Jane Curtin — Saturday Night Live
Jane Curtin’s strengths on SNL were on the opposite side of the spectrum from Gilda Radner’s. The original cast featured so many strong, outrageous personalities that they needed a cast member who could ground the sketches in reality. Jane Curtin was often given the thankless task of keeping a straight face and reacting honestly to the crazy characters that surrounded her, and she does so with aplomb. Those involved in the 80s/90s era of the show frequently cite Phil Hartman, another great straight man, as “the glue” that held the cast together, but nobody ever gives Jane Curtin credit for being “the glue” holding the original group together. It was always fascinating to watch Curtin keep even the most absurd sketches believable.

A favorite of mine is a Halloween sketch called “Consumer Probe,” in which Curtin plays an interviewer talking to Dan Aykroyd’s sleazy toy company president Irwin Mainway. Aykroyd demonstrates a series of controversial Halloween costumes his company is producing: “Johnny Space Commander,” an astronaut costume that is just a plastic bag to put over one’s head and “Invisible Pedestrian,” an all-black suit, gloves, and a mask. As Aykroyd’s costumes grow crazier and crazier, Curtin ups the ante on her outrage, reacting to him as if she were an actual offended journalist. She commits to the part 100% and it makes Aykroyd’s ramblings seem realistic and as his performance becomes more outlandish.

Although Curtin was best and most frequently used in straight roles, she could play bizarre character parts too. As Connie Conehead, matriarch of the Conehead family, she is able to let loose, playing the type of character the rest of the cast was more frequently given.

Andrea Martin and Catherine O’Hara — SCTV
SCTV is one of the few sketch shows I’ve seen where there isn’t a single weak link in the cast; and Andrea Martin and Catherine O’Hara are no exception. As SCTV’s main two female cast members, they tackled a wide range of roles. They’re both extremely versatile performers with too many great characters and impressions to name. As writers and performers on the show, they helped to create one of the great gems of sketch comedy, a show that influenced The Ben Stiller Show and Mr. Show to be daring and original.

I recall an anecdote about the show that Andrea Martin used to tell in interviews, and I’m paraphrasing here: Back when the show was on the air, a friend of Martin’s complimented her, telling her how much she loved Martin's performance and the performances of “the other two women on the show.” O’Hara is so strong an actress that Martin’s friend thought two different people were playing her roles. Martin and O’Hara are so amazing on this show that I wouldn’t be surprised if somewhere out there, there was a viewer who thought SCTV had five or six female cast members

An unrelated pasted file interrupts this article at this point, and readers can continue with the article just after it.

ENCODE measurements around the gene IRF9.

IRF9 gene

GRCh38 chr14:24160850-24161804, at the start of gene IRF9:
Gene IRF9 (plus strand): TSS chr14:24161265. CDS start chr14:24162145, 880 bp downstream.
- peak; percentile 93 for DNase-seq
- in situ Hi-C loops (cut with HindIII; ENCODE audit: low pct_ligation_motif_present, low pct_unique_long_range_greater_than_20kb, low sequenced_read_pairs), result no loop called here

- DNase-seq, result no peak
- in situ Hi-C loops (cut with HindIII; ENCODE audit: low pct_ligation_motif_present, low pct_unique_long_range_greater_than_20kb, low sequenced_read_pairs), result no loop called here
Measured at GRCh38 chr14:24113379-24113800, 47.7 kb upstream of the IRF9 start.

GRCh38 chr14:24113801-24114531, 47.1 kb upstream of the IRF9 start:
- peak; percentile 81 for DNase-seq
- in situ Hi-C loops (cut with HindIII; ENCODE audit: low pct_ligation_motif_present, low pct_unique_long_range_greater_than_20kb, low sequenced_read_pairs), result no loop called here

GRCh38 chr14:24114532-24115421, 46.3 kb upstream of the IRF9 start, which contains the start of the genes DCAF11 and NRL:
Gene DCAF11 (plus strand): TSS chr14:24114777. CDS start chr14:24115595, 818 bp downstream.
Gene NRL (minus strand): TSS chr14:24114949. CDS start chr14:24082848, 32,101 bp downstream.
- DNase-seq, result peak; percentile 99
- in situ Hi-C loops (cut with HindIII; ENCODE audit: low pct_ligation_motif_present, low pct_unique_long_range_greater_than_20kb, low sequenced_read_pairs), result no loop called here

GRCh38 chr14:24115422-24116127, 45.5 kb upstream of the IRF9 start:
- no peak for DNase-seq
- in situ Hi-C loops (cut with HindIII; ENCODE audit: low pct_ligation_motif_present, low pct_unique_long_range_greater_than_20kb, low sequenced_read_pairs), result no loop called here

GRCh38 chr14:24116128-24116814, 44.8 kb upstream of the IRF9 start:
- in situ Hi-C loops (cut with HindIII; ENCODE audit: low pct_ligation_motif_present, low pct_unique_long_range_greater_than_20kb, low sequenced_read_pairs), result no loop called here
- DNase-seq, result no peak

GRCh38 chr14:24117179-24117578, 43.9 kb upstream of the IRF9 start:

Jan Hooks — Saturday Night Live
Paired frequently with close friend and comedy legend Phil Hartman, Jan Hooks joined Saturday Night Live at the start of another strong period in the show’s history. In the five seasons she spent in the cast, Hooks demonstrated herself to be a committed character actress and a gifted impressionist, playing everyone from Sinead O’Connor to Hillary Clinton. Hooks’s departure from the show in 1991 is one of the many reasons SNL lost its momentum in the early 90s. Her post-SNL career hasn’t been too shabby, with Hooks playing recurring roles as French Stewart’s love interest on 3rd Rock from the Sun, Apu’s wife Manjula on The Simpsons, and most recently, Jenna Maroney’s mother on 30 Rock.

Kerri Kenney-Silver — The State
The State's cast featured eleven performers: ten men and one woman, and it really speaks to Kerri Kenney-Silver’s abilities and energy that she was able to hide this fact so well. Best known for her role as Wiegel on Reno 911!, Kerri Kenney demonstrated a knack for nailing all sorts of different characters. The other cast members referred to her as “the only girl that we need,” and they’re kind of right. Thanks to Kenney’s bravado, the show doesn’t feel like it lacks a female presence at all.